I went to my 1st suspension circuit training class the other day which was a mixture of using the TRX, aerobics and core strength exercises.  I really enjoyed it and felt I’d used every muscle in my body afterwards. Actually I was pooped particularly as I was daft enough to do a fitness pilates class straight after. Will I ever learn?

The funny thing was when I looked around the room I was the only person with my body type i.e what I would describe as somewhat chunky with an ample bosom.  Everybody else was lithe and lean.

It got me thinking… if I continue to do this form of exercise will I become lithe and lean (I somehow doubt it), does the lean body shape respond best to this type of exercise or are the chunky types put off when they see the athletic bods strutting their stuff and think “I can’t do that”? I don’t think there is a right answer but I believe people lean towards exercise that their body responds best to.  For me it’s most definitely heavy weights and endurance which doesn’t lend itself to the long-limbed, bouncy pony tail look (can’t even do the shiny ponytail!) but at least I know I’ll be fit and strong well into old age.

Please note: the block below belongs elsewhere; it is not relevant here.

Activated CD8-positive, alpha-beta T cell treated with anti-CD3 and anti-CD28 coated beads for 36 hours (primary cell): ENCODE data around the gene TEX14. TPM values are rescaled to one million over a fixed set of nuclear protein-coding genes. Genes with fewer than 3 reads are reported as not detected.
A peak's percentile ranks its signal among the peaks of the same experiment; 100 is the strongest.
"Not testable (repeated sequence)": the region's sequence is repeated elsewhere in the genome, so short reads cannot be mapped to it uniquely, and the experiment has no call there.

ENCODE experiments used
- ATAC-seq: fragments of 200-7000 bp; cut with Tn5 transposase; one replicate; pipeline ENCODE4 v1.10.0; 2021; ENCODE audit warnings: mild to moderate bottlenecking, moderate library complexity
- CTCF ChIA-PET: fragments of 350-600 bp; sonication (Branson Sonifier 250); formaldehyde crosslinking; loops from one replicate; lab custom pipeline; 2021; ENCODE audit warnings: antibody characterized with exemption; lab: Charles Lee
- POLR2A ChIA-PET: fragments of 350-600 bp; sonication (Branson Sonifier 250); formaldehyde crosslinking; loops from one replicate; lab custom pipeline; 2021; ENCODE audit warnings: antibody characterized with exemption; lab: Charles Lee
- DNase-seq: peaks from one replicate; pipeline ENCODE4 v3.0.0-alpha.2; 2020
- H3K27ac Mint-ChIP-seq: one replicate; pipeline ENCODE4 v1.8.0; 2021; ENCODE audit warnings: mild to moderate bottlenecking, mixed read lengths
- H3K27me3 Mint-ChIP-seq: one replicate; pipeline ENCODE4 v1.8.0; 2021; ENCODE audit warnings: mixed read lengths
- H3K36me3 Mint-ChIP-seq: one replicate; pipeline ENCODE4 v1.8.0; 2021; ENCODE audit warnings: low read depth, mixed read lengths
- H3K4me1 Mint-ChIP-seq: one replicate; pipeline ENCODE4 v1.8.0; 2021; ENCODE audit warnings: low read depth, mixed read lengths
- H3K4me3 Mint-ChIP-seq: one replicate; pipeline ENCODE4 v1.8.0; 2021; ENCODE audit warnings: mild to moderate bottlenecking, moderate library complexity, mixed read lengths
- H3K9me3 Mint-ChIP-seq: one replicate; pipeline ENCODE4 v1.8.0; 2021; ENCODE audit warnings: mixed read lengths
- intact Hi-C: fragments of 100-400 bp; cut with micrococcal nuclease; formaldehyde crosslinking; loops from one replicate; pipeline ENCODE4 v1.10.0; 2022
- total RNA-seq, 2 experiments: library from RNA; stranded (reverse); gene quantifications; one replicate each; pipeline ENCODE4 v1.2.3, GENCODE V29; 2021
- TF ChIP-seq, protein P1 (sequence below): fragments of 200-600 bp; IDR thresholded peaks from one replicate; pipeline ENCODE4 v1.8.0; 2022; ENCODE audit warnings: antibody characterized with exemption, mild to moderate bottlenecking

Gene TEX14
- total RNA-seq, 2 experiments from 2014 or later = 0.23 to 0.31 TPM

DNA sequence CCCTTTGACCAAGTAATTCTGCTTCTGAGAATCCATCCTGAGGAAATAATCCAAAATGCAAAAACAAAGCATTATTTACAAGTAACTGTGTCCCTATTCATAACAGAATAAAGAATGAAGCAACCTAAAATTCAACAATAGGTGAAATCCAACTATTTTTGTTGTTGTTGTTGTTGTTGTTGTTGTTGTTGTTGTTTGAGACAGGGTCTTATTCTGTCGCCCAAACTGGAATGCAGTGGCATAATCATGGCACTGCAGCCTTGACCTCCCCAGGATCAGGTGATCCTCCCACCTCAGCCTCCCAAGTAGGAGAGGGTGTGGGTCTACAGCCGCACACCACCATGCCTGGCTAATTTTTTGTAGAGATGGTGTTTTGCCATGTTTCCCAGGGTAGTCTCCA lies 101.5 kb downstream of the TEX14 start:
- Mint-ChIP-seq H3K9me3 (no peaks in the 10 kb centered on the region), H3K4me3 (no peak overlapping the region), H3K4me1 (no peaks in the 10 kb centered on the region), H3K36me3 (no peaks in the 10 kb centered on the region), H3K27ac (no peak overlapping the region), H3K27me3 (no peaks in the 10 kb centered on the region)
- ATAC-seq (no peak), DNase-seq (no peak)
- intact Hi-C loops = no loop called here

With this is mind I have decided to undergo an experiment after the Easter hols – anything to keep me entertained! Over a 4 week period, with the help of my personal trainer, James, I’m going to see if I can change my body shape by primarily changing my exercise routine but also being slightly more vigilant with my diet. This article from The Conversation outlines what can and can’t be done.  My regime will no doubt include more HIT training, pilates and doing lighter weights but with more repetition.  I obviously can’t change my genes and my physiology but I might be able to give the impression that I look leaner. I might even take a before and after photo if I can face it.

So watch this space and I’ll report back…

Why do we expect something for nothing?